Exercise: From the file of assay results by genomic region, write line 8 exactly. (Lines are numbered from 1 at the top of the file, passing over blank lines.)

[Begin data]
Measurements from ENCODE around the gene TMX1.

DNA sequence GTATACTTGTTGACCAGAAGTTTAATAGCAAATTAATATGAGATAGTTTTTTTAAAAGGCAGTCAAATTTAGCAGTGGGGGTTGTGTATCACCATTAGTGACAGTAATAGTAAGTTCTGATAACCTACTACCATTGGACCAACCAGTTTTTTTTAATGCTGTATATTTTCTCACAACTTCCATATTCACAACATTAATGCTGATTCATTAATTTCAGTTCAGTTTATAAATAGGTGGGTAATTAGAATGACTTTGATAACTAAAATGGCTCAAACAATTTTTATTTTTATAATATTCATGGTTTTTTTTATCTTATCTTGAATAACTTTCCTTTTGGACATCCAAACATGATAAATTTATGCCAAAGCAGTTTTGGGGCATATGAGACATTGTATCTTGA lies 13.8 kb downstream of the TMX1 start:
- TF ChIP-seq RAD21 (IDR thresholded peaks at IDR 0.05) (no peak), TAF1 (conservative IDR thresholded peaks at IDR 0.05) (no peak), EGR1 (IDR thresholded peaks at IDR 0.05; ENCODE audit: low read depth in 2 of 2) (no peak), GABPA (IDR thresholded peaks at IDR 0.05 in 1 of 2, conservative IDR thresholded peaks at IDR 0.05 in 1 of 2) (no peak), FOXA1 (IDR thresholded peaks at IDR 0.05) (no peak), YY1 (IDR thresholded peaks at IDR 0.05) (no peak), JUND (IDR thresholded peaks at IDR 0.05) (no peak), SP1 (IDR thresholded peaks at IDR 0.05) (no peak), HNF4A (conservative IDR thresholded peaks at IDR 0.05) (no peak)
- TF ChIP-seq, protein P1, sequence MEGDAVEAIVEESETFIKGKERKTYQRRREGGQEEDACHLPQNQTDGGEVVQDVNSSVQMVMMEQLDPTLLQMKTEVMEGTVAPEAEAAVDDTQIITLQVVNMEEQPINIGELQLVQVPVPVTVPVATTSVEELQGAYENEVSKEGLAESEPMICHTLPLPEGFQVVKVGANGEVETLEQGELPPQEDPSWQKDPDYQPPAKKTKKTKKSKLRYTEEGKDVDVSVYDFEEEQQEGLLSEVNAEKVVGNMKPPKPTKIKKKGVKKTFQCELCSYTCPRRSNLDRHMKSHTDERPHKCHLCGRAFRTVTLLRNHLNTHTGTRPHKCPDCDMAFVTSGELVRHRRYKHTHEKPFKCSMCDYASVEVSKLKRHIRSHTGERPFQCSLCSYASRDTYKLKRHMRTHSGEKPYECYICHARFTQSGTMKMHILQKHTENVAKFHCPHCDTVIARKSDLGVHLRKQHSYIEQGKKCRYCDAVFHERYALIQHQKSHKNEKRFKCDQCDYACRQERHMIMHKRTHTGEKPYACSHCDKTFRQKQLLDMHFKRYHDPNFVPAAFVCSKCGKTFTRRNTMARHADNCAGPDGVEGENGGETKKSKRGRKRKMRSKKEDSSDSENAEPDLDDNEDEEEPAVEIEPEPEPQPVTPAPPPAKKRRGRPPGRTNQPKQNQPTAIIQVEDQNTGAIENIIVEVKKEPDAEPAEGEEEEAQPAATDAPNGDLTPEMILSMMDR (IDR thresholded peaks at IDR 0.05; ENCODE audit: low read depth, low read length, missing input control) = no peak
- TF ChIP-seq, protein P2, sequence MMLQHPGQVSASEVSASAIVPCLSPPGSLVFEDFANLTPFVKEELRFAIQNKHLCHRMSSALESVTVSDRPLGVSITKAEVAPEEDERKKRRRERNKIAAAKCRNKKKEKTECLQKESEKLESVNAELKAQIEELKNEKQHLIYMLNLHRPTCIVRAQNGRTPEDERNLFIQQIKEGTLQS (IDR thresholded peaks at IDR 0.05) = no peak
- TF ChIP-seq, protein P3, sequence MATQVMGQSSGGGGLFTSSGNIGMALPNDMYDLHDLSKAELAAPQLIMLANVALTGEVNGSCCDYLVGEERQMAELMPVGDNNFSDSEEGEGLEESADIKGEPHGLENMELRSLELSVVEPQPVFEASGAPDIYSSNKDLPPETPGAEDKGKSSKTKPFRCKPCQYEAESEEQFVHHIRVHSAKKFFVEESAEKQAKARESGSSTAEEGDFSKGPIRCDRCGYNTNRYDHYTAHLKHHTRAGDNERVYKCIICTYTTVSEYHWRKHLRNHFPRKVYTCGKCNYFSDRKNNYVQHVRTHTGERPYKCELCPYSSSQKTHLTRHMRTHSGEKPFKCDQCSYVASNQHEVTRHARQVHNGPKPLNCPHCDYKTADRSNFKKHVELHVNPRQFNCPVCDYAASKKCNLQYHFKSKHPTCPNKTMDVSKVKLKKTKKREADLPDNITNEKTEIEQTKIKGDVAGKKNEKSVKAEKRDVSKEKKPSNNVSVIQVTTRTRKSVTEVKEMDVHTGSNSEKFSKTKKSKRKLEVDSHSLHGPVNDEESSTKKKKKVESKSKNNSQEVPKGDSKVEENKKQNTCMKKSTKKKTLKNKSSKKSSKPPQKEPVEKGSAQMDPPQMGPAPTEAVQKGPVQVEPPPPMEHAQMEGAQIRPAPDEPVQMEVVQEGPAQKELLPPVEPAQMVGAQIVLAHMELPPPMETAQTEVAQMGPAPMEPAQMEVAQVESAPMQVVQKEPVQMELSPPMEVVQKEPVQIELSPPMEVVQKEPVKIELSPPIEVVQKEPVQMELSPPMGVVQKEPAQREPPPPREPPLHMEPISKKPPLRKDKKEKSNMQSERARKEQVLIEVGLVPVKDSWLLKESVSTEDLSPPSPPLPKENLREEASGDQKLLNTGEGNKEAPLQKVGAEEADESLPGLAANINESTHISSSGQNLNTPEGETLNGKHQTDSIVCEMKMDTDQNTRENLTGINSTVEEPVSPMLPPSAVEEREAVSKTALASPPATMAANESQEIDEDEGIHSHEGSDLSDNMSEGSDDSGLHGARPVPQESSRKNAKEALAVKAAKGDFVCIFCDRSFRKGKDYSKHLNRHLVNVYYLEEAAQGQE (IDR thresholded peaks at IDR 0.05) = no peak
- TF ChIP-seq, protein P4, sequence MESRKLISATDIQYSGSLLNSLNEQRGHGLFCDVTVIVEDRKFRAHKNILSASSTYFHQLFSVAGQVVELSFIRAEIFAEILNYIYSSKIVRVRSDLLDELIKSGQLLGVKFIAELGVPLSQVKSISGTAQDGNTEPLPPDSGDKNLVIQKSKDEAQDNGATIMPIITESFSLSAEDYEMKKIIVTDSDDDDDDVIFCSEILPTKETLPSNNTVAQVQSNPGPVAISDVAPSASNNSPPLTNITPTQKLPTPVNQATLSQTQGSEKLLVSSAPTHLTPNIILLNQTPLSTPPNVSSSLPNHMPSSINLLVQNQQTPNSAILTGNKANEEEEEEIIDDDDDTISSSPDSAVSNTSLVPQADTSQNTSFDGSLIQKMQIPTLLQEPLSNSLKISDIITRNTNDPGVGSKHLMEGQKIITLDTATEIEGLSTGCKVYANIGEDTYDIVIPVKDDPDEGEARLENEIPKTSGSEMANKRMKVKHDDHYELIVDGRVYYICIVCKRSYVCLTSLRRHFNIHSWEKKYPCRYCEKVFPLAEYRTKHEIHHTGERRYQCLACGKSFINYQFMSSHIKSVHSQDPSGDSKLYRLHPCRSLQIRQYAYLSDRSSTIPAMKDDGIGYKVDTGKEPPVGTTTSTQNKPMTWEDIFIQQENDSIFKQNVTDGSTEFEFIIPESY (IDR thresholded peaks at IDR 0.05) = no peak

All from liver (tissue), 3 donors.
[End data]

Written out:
All from liver (tissue), 3 donors.